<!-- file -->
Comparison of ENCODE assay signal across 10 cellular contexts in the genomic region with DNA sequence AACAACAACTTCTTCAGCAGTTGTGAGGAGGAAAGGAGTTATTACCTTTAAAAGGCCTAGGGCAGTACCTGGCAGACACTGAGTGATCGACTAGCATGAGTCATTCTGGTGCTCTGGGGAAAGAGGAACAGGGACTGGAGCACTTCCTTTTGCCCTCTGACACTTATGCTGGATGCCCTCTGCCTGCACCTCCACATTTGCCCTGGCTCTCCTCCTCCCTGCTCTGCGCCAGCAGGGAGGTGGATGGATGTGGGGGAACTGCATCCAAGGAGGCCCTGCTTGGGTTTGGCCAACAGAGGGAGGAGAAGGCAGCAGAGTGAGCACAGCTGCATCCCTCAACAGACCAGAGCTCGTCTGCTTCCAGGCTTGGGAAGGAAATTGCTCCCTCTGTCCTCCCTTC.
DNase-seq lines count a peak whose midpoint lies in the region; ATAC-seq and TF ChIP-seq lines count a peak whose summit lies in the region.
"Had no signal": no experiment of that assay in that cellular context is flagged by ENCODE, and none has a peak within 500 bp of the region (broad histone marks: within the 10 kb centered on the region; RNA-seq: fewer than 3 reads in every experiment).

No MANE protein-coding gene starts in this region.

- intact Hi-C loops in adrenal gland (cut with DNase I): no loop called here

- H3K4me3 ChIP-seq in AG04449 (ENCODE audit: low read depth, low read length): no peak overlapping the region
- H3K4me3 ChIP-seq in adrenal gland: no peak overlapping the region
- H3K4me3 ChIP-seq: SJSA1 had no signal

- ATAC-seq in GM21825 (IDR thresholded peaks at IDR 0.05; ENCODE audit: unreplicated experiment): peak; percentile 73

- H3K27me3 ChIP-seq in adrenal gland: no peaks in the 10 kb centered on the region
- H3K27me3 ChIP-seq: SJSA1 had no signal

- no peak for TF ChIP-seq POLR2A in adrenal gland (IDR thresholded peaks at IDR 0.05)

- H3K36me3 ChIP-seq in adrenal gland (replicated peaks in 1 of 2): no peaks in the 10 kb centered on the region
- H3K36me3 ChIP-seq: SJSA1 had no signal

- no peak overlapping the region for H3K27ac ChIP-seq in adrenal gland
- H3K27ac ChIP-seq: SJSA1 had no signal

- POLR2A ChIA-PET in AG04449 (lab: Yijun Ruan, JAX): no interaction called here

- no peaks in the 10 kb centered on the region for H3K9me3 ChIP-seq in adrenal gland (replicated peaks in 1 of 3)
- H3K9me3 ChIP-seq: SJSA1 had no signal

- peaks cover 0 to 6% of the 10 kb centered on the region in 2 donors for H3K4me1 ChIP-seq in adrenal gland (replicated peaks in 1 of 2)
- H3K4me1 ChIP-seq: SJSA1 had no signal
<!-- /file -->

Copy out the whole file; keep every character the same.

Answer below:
Comparison of ENCODE assay signal across 10 cellular contexts in the genomic region with DNA sequence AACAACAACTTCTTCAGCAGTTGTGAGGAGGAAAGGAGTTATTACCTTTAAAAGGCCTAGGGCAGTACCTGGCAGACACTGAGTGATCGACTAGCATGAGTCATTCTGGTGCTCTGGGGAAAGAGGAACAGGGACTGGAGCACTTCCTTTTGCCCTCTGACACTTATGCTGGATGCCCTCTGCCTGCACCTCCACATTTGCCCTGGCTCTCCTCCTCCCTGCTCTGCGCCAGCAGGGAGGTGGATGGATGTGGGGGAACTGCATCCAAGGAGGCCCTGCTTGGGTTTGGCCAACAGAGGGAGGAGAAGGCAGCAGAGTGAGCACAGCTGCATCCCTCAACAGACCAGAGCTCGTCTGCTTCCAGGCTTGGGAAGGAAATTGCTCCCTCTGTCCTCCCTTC.
DNase-seq lines count a peak whose midpoint lies in the region; ATAC-seq and TF ChIP-seq lines count a peak whose summit lies in the region.
"Had no signal": no experiment of that assay in that cellular context is flagged by ENCODE, and none has a peak within 500 bp of the region (broad histone marks: within the 10 kb centered on the region; RNA-seq: fewer than 3 reads in every experiment).

No MANE protein-coding gene starts in this region.

- intact Hi-C loops in adrenal gland (cut with DNase I): no loop called here

- H3K4me3 ChIP-seq in AG04449 (ENCODE audit: low read depth, low read length): no peak overlapping the region
- H3K4me3 ChIP-seq in adrenal gland: no peak overlapping the region
- H3K4me3 ChIP-seq: SJSA1 had no signal

- ATAC-seq in GM21825 (IDR thresholded peaks at IDR 0.05; ENCODE audit: unreplicated experiment): peak; percentile 73

- H3K27me3 ChIP-seq in adrenal gland: no peaks in the 10 kb centered on the region
- H3K27me3 ChIP-seq: SJSA1 had no signal

- no peak for TF ChIP-seq POLR2A in adrenal gland (IDR thresholded peaks at IDR 0.05)

- H3K36me3 ChIP-seq in adrenal gland (replicated peaks in 1 of 2): no peaks in the 10 kb centered on the region
- H3K36me3 ChIP-seq: SJSA1 had no signal

- no peak overlapping the region for H3K27ac ChIP-seq in adrenal gland
- H3K27ac ChIP-seq: SJSA1 had no signal

- POLR2A ChIA-PET in AG04449 (lab: Yijun Ruan, JAX): no interaction called here

- no peaks in the 10 kb centered on the region for H3K9me3 ChIP-seq in adrenal gland (replicated peaks in 1 of 3)
- H3K9me3 ChIP-seq: SJSA1 had no signal

- peaks cover 0 to 6% of the 10 kb centered on the region in 2 donors for H3K4me1 ChIP-seq in adrenal gland (replicated peaks in 1 of 2)
- H3K4me1 ChIP-seq: SJSA1 had no signal